Had Turner apologized to her directly for violating her, the victim said she could have accepted a sentence of probation. But in the absence of remorse, he did not deserve probation, she said.
“As this is a first offense, I can see where leniency would beckon,” the woman said at his sentencing, taking a page from the California Penal Code.
On the other hand, “We cannot forgive everyone’s first sexual assault or digital rape. It doesn’t make sense,” she said. “The seriousness of rape has to be communicated clearly. We should not create a culture that suggests we learn that rape is wrong through trial and error.”
Persky, however, felt Turner had showed “genuine” remorse through an apology in open court, a factor that weighed in his favor, among others.
From the bench at Turner’s sentencing, Persky went through the aggravating and mitigating factors judges consider in granting probation instead of incarceration on felony offenses.
In Turner’s favor was his lack of criminal record, his willingness to comply with probation and Persky’s belief that he would not be a danger to others.
The letters from family and friends helped, too, Persky said, serving as character references. They knew him as humble, hard-working, gracious, thoughtful, charming, an AP student, a talented swimmer who loved to cook. “Brock’s guac” was famous among classmates.
Both Persky and the survivor said alcohol was a factor, not an excuse. While she mocked Turner for blaming the incident on alcohol and the “campus drinking culture,” Persky agreed with the probation officer who said alcohol mitigated Turner’s culpability.
And, there was the potentially “severe impact” that state prison could have on someone his age, and the “adverse collateral consequences on the defendant’s life resulting from the felony conviction,” according to a transcript of the hearing.
These are concerns judges face all the time: Will justice be served with a long sentence in state prison, a far harsher environment than county jail?
The purpose of treatment
What some would call a light sentence others may see as a second chance to avoid branding a young person a criminal, with the attendant restrictions on freedom and access to jobs, education, housing and the internet, for the rest of his or her life.
Within that calculus, justice for survivors is not the only goal judges must satisfy. Judges must consider what’s best for society, taxpayers and the offender’s long-term prospects, if the offender is to return to society one day as a law-abiding citizen, said Michael Vitiello, distinguished professor of law at University of the Pacific in Sacramento, California.
“A victim may think a punishment is too low because it doesn’t fully compensate a person’s sense of loss, but if we don’t need these long sentences for the protection of society, should we pay for that person’s long sentence?” he said.
Of course, some offenders deserve prison, he said. The key is being judicious in deciding who goes there.
To some prosecutors, getting a rapist into sex offender treatment and on the registry produces a better result than a lengthy prison sentence. Though treatment is intended to be therapeutic and rehabilitative, it comes with a long list of restrictions that can alter one’s life.”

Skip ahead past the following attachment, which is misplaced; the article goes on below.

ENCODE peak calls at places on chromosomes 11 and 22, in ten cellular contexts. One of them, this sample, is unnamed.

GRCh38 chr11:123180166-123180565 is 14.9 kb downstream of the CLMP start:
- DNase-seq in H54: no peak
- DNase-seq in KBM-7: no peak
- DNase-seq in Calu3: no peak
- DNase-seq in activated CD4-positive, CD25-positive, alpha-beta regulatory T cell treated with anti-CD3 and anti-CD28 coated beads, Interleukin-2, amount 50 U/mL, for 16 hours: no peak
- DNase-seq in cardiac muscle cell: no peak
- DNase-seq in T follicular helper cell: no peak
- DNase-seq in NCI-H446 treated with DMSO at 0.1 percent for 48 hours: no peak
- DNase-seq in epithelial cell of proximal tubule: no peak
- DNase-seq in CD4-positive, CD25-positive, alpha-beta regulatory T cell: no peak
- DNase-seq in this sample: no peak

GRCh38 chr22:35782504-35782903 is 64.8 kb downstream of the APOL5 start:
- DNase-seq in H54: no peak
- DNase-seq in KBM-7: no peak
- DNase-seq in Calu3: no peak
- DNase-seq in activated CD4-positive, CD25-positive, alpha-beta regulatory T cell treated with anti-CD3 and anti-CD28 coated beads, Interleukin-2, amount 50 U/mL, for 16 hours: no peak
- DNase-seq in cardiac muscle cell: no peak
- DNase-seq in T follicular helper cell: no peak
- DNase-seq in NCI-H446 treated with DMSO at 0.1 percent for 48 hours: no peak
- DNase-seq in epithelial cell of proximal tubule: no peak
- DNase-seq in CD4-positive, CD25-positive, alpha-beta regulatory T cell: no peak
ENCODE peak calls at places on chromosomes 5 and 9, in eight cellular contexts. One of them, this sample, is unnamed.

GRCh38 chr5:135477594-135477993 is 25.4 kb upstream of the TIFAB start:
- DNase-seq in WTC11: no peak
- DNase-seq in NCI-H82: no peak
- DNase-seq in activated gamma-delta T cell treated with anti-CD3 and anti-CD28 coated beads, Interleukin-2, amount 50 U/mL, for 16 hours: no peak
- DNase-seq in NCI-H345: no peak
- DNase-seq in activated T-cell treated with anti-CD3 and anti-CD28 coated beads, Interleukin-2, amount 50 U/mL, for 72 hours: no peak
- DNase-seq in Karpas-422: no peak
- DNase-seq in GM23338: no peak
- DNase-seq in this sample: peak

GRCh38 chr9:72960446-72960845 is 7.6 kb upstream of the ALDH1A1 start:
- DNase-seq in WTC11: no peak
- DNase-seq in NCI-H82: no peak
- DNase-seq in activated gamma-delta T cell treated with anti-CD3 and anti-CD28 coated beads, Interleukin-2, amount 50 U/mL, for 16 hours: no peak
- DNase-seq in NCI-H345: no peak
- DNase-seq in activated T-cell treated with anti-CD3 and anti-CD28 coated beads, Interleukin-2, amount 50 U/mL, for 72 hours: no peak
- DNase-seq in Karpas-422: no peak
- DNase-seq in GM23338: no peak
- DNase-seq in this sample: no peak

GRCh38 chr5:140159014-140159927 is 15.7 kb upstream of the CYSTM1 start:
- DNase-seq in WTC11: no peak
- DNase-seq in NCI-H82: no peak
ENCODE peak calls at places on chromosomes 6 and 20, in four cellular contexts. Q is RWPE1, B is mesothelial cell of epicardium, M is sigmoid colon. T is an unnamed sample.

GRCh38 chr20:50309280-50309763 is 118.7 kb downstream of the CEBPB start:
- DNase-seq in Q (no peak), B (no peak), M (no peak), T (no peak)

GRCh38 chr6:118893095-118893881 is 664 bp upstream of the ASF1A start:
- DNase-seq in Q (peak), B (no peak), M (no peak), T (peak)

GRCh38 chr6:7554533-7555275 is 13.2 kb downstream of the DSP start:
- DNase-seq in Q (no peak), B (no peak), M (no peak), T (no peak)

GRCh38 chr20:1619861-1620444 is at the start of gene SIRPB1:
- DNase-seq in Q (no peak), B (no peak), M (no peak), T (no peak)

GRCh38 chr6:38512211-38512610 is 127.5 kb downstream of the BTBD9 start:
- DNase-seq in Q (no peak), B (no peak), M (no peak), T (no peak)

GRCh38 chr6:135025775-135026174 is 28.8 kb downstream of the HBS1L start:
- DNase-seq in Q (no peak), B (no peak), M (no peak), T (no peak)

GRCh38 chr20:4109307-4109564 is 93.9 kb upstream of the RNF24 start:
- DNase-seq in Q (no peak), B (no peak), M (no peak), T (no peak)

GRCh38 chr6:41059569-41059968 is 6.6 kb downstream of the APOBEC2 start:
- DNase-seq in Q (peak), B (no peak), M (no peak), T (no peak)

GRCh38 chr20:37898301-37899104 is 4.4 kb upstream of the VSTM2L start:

“People often think about treatment and punishment as a zero sum game, that if you’re providing treatment to someone you are not punishing them, and that’s not the case,” said Jason Rydberg, whose research includes sex offender treatment and management and prisoner reentry.
Research shows that offenders who go through treatment demonstrate better outcomes than those who don’t, including a lower likelihood of reoffending, said Rydberg, assistant professor at University of Massachusetts Lowell’s School of Criminology and Justice Studies.
“The purpose of treatment is get them to stop thinking like they do and get them to adopt pro-social thinking,” he said.
“The research is pretty clear that correctional interventions designed to enhance punishment in general only make offenders worse,” he said, “because they don’t address the underlying condition.”
Of course, this is of little comfort to survivors of sexual violence, whose trauma will outlast any period of incarceration or probation.
Such is the inherent tension of the justice system. Many believe, though, survivors of sexual violence shoulder more of this burden than other crime victims.
A ‘safe’ target for outrage
Turner may not be the face that comes to mind when you think of a sex offender, but that’s another way he’s challenging the narrative of sexual assault cases.
As a white, seemingly unassuming freshman swimmer from the Midwest, he challenged the image of what a sexual predator could look like, said Kristy L. McCray, assistant professor of Health and Sport Sciences at Otterbein University.
“It was hard for society to embrace this Midwestern, white, blonde privileged young man doing this crime,” she said, “but because we had witnesses it became believable.”
She’s glad those two men were there to intervene, and that Turner’s case caught people’s attention. But she worries people may be left with the impression that it’s never enough to take a survivor at his or her word, that witnesses are essential.
Their testimony eliminated questions of consent and “credibility issues” that often complicate sexual assault allegations, said Kathy Redmond, founder of the National Coalition Against Violent Athletes.
With all the puzzle pieces in place — the eyewitnesses, the woman’s harrowing account, the enabling father’s letter, the judge, a Stanford alum, and sentence — Turner became a “safe, palatable” target for society’s collective outrage, compared to the vast majority of cases that aren’t so cut and dry, Redmond said.
“The fact that he was convicted was huge. The fact that he’s been labeled a sex offender was huge. But people don’t get that because they’re not paying attention most of the time.”